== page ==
What You Can Do to Nurture and Protect Ideas

I just finished a “FreshTech Friday” post for AustinStartup, one of the blogs where I contribute from time to time. Entitled “Q: Is it fake? A: Who cares? (You should!),” I talk about the perils to creativity and originality that are popping up, and what citizens who care about innovation ought to do about it.

Since my focus is unapologetically grounded in the issues of my hometown-for-life, Austin, Texas, my thoughts on the topic of what one “ought to do” have a Central Texas flavor. But, they can certainly be personalized to your own region of the country, even with the obvious differences in people and institutions.

1. One of the victims of the No Child Left Behind era in American public education has been the death by a thousand cuts of critical thinking. Data and information is being “learned,” but the processing of it, via critical thinking, into knowledge and (ultimately) wisdom that produce new authentically original thoughts and new ideas, has suffered mightily on the standard K-12 curriculum.

From fine arts classes to “gifted and talented” programs, kids lack the choices (and schools lack the budget and incentives) to practice critical thinking. Attend a neighborhood school’s open house. Find out how you can help out in the classroom or through diverse non-profit programs, from Communities in Schools to Destination ImagiNation.

2. While some improvements have been made, the velocity of patent approval is still far shy (and the expense of the process, still too high) in the U. S. Interestingly, Congressman Lamar Smith, who has represented a large swath of south Austin for several years, is the ranking minority member of the House Judiciary committee.

And, when the Republican party regains a majority in the House again, which it someday will (the pendulum swings are inevitable, no matter what your party affiliation or political persuasion), it’s quite possible that Congressman Smith could have in his future the highly influential Chairman role for the Judiciary Committee.

If you haven’t boned up on your congressional committee assignment responsibilities recently, you’ll see that the Judiciary Committee has jurisdiction over copyright, patent and trademark law, and information technology, among other things. So Austin-ites, get to know your Congressman Smith and let him know what you think about these subjects, like the Patent Reform Act which he co-sponsored in 2005 and passed in the House, but since then has been something of a political hot potato.

3. Lastly, one of the more distressing international side effects of the “great recession” over the past two years has been the increased protectionism between countries and the reassertion of trade barriers, via tariffs, bans, and other penalties or impediments. This affects IP, because one of the real engines of global prosperity is the free-flow of intellectual property, given its appropriate protection and valuation.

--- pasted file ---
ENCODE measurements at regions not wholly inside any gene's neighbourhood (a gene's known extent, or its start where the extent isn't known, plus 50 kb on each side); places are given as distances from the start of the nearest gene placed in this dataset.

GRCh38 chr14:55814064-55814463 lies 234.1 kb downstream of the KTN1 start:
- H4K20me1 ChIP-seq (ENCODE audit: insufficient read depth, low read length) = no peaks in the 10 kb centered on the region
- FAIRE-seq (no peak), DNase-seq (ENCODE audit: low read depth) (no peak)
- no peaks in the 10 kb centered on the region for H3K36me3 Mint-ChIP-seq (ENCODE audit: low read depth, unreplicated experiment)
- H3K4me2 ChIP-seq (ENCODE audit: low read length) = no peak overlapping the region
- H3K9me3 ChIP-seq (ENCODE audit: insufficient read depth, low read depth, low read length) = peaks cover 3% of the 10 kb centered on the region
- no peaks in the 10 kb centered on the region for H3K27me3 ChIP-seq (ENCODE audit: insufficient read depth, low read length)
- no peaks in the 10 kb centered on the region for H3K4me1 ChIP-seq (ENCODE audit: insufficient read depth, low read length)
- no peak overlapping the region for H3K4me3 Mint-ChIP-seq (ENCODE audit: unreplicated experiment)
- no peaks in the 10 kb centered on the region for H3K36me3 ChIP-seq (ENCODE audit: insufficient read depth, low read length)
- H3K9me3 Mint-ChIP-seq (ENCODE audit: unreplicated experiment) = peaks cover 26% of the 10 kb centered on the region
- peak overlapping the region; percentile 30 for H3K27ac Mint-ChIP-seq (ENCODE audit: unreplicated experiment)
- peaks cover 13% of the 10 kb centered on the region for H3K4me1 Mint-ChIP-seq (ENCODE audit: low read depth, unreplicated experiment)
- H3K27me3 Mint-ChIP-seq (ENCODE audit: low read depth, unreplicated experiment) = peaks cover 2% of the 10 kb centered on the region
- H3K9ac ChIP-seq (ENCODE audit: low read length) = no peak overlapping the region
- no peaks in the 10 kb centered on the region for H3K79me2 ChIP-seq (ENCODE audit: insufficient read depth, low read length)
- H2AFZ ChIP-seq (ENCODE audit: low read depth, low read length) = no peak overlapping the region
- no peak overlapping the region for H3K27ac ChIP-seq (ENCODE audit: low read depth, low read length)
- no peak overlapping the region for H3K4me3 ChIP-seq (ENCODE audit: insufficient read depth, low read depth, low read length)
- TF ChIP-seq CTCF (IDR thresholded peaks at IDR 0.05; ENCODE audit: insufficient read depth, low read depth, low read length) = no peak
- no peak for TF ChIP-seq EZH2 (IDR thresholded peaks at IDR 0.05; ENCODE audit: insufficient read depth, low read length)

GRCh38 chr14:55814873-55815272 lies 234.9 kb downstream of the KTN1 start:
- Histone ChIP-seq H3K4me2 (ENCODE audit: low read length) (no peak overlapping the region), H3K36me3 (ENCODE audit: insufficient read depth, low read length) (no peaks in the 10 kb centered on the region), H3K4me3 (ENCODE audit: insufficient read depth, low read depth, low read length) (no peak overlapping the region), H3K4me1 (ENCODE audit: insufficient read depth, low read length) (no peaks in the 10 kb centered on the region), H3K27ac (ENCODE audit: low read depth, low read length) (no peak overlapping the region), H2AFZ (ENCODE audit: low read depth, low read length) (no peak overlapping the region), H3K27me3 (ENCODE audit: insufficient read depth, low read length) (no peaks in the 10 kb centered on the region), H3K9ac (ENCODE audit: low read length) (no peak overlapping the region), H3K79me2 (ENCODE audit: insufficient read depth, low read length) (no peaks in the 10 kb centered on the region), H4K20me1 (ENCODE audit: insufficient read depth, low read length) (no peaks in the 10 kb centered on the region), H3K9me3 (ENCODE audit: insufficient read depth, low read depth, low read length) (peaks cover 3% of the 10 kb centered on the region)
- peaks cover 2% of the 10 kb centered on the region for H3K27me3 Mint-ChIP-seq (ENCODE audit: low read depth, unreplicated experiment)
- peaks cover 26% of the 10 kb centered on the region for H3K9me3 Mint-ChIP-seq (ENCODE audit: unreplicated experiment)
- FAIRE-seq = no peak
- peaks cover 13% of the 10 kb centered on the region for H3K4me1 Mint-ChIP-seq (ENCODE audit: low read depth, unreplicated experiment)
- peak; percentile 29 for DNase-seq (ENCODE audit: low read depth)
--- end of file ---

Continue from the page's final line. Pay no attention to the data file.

Indeed, one of the chief exports the U.S. has retained is our knowledge capital – both intellectual property and the expertise to operate a knowledge worker economy. With other countries that have been slow to adopt international legal frameworks and enforcement regimes, promoted by bodies like the WTO, the retreat to a more protectionist environment has made the free flow of ideas harder.

On the other hand, one of the more promising side effects of the open source movement over the past two decades has been the development of the commons approach to IP. Indeed, Creative Commons has been aggressively developing licenses and other legal frameworks for promoting the sharing of patents and other IP beyond software, into areas like life sciences and sustainability, through efforts like the GreenXchange.

For Austin, with assets like the Clean Energy Incubator at the University of Texas and the city’s smart-grid effort, the Pecan Street Project, this opportunity to acquire the sustainability-oriented patents from organizations like Best Buy, Nike, and Yahoo, for low or no cost, may be a real boon. The hope is that such efforts will help to accelerate the time-to-market for innovative products and services that can make an impact on climate change.

My advice? Learn more about commons, in relation to all of the other options. And think long and hard about what is worth protecting completely (via patents and trademarks), versus partially and/or pre-approved with certain restrictions (via a commons approach), versus not at all.

I have no doubt this topic will continue to be a hot one for years to come. Let me know what you think.